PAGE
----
A plantation of white pine trees grows at the northeast corner of Crossroads at Big Creek. The trees were planted close together…so close that the upper branches create deep shade. The plantation is so shady that the bottom branches of the trees simply died. I explained this to a group of children and they seemed to be getting the concept of “self pruning” when one child asked, “If there is so little sunlight that the bottom branches die, how come that little pine tree is doing OK?”
There indeed was a little tree and it apparently was thriving in very low light. While I can’t be sure without a lot of digging, I suspect the the roots of the small tree had become graphed to a larger tree or trees. In an established plantation, it is likely that the roots of all of the trees have grown together forming a large interconnecting root system. During strong winds, the trees hold each other up, but more importantly, food and water can flow freely between the trees. A stand of pines–natural or planted– functions as a single unit.
And that healthy small tree? It was benefitting from the energy of the sun which had been captured by the needles of the taller trees.
The more I learn about forest ecology the more amazed I become. The interrelationships between plants and animals are more tangled than the grafted roots of pine trees. And in this case, a healthy young trees are nurtured by a more mature individual.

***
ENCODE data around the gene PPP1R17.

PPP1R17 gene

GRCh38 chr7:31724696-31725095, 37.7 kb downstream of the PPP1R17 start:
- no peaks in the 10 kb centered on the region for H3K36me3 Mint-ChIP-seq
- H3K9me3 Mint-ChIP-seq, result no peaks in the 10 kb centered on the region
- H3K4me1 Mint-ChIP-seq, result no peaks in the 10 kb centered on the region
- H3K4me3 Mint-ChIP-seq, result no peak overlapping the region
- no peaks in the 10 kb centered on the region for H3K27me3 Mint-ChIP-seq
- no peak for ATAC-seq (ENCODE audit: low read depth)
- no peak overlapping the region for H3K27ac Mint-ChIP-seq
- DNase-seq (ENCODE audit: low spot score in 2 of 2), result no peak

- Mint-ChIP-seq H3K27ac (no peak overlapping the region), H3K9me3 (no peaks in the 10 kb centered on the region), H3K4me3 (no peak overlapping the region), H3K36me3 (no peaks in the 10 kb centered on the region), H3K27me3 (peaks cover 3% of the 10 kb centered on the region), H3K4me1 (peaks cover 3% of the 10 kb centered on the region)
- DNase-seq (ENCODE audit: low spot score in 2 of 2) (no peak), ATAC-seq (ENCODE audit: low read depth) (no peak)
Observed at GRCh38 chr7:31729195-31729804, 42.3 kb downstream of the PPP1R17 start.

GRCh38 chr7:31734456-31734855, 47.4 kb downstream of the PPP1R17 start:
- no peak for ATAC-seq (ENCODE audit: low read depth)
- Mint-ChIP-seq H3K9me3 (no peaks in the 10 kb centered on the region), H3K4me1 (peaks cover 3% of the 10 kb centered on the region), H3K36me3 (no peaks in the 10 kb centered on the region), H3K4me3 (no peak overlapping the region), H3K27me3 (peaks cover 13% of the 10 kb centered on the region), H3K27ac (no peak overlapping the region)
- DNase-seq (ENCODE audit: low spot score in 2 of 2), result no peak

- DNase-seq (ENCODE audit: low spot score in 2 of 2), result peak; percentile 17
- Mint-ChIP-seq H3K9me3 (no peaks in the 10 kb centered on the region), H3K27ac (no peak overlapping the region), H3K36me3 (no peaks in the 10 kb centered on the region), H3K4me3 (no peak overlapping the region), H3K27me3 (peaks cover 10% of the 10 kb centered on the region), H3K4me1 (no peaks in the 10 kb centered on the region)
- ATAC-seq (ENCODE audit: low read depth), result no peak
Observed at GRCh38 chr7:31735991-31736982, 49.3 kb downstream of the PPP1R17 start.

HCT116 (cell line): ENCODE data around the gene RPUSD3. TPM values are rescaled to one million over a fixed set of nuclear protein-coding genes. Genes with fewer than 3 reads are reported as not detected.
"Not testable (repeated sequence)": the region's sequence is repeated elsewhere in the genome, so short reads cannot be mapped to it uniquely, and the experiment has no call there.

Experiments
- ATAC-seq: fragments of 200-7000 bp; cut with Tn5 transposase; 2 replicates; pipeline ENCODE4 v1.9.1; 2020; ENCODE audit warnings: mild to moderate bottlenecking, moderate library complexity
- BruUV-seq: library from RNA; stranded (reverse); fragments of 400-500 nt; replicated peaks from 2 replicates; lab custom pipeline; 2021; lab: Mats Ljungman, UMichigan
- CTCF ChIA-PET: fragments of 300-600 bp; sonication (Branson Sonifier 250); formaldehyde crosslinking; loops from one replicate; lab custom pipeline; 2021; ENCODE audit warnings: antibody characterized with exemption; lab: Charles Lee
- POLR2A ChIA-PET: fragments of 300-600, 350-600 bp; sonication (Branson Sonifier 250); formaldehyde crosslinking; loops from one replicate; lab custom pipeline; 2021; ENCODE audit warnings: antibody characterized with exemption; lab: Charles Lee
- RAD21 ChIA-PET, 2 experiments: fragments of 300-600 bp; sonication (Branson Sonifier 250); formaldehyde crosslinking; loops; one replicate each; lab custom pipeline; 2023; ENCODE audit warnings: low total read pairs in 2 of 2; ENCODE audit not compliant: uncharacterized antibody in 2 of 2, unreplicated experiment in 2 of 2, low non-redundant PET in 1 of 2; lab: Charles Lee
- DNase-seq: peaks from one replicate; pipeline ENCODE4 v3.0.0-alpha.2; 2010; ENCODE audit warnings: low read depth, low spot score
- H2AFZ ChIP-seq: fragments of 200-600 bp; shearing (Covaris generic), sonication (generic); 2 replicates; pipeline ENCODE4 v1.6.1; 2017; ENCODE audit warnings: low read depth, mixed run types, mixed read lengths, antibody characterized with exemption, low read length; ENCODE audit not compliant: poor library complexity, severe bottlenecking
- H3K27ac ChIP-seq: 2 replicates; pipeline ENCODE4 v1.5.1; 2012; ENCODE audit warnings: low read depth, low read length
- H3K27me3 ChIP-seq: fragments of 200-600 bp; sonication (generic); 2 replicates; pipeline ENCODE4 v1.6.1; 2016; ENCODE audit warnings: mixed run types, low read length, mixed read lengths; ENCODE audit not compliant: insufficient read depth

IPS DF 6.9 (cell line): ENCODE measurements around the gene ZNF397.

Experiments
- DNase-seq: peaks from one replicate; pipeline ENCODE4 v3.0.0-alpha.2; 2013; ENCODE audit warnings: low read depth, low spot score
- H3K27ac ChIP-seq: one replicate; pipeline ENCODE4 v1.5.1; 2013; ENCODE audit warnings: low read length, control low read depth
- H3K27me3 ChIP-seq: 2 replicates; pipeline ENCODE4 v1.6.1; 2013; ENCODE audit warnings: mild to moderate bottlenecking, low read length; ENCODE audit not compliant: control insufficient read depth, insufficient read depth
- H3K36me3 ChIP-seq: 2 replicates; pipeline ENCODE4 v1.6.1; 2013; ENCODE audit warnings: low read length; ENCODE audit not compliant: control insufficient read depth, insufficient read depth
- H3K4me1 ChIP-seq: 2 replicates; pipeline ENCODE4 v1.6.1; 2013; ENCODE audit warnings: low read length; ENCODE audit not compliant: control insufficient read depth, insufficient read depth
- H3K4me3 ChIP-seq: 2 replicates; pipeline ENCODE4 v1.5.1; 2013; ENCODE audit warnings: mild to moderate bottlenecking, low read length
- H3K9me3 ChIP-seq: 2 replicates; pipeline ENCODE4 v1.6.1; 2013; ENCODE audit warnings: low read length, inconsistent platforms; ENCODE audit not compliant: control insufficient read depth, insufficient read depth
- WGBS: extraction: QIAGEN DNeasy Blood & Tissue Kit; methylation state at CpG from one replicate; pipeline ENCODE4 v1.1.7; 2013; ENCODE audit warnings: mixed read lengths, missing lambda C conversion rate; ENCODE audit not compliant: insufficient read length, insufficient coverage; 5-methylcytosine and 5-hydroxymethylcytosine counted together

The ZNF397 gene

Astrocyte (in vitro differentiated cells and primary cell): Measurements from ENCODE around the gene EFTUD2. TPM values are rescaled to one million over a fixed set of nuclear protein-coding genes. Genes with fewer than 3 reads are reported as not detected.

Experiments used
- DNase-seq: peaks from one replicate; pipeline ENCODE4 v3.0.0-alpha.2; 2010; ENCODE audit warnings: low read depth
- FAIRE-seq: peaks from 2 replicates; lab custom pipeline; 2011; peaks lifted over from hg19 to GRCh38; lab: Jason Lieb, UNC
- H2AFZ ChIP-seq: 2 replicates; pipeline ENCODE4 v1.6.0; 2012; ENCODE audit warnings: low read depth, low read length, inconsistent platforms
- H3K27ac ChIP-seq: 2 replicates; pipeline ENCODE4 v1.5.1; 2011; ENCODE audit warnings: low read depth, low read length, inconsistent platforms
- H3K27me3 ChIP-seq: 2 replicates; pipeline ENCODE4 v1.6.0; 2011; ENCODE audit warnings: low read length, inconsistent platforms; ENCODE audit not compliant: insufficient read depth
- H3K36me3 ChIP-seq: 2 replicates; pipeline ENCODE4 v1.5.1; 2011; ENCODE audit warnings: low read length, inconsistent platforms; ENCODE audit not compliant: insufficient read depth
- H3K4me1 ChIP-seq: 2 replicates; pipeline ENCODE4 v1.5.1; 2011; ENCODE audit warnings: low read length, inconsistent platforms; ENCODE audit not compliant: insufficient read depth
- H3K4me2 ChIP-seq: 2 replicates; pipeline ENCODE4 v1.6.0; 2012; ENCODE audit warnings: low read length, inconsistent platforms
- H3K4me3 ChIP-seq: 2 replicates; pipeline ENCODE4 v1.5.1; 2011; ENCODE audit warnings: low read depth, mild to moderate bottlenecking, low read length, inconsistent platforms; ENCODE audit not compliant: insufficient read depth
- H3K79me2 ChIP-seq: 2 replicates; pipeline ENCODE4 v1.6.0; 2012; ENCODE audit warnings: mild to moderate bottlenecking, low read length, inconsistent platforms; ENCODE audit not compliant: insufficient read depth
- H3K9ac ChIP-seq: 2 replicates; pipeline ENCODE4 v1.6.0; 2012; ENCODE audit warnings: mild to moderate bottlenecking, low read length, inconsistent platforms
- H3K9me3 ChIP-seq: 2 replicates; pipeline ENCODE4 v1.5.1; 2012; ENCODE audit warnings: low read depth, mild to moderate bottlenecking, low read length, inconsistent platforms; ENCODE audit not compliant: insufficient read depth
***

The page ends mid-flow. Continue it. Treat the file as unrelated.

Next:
Door County lost an extraordinary individual recently. Roy Lukes was the elder statesman of Door County naturalists. We all were nurtured by his knowledge and wisdom. As long as we share what we learned from him with our young people, Roy is, in a very real way, still with us, contributing to the well being of the peninsula he loved.
During the July and August, Crossroads tries to nurture learners of all ages by offering free family programs at 10:00, Mondays through Thursdays. Our summer educator, Joan Wilkie, and naturalist Joel Kaminski will share the teaching responsibilities. These one hour programs , held rain or shine, are free and open to the public. Pre-registration is not required, but if a large group will be attending, we appreciate advanced notice (920-746-5895.)so we can prepare adequate supplies and teaching materials. Summer programs are made possible with a grant from the MMG Foundation.